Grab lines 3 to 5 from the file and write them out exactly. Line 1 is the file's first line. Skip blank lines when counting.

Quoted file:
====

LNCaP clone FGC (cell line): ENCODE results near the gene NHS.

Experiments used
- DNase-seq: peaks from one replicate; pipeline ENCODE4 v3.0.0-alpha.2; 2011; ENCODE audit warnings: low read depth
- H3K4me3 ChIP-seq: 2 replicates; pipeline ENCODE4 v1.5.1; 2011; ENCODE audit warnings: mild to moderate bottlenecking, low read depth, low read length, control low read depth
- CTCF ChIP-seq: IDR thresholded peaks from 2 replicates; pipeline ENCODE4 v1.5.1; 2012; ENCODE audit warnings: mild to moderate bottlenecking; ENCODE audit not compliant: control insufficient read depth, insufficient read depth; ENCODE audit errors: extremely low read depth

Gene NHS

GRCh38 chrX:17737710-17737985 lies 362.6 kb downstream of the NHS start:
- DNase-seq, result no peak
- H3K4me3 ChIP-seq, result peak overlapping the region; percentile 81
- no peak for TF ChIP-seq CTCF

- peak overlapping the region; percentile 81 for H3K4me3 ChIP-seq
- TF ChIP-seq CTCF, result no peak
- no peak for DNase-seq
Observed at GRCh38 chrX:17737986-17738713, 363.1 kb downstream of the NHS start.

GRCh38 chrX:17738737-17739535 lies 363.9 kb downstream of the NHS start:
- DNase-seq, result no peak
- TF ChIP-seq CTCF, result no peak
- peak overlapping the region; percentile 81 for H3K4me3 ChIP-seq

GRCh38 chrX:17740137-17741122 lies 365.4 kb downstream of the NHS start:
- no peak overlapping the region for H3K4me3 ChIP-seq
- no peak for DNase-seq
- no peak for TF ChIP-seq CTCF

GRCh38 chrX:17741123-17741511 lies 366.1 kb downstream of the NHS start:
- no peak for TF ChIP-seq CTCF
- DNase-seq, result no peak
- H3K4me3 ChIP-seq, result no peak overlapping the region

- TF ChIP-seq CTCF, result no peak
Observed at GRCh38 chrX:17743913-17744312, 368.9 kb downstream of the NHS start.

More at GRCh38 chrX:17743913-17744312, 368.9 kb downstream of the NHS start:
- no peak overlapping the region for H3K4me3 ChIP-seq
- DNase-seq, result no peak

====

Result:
- DNase-seq: peaks from one replicate; pipeline ENCODE4 v3.0.0-alpha.2; 2011; ENCODE audit warnings: low read depth
- H3K4me3 ChIP-seq: 2 replicates; pipeline ENCODE4 v1.5.1; 2011; ENCODE audit warnings: mild to moderate bottlenecking, low read depth, low read length, control low read depth
- CTCF ChIP-seq: IDR thresholded peaks from 2 replicates; pipeline ENCODE4 v1.5.1; 2012; ENCODE audit warnings: mild to moderate bottlenecking; ENCODE audit not compliant: control insufficient read depth, insufficient read depth; ENCODE audit errors: extremely low read depth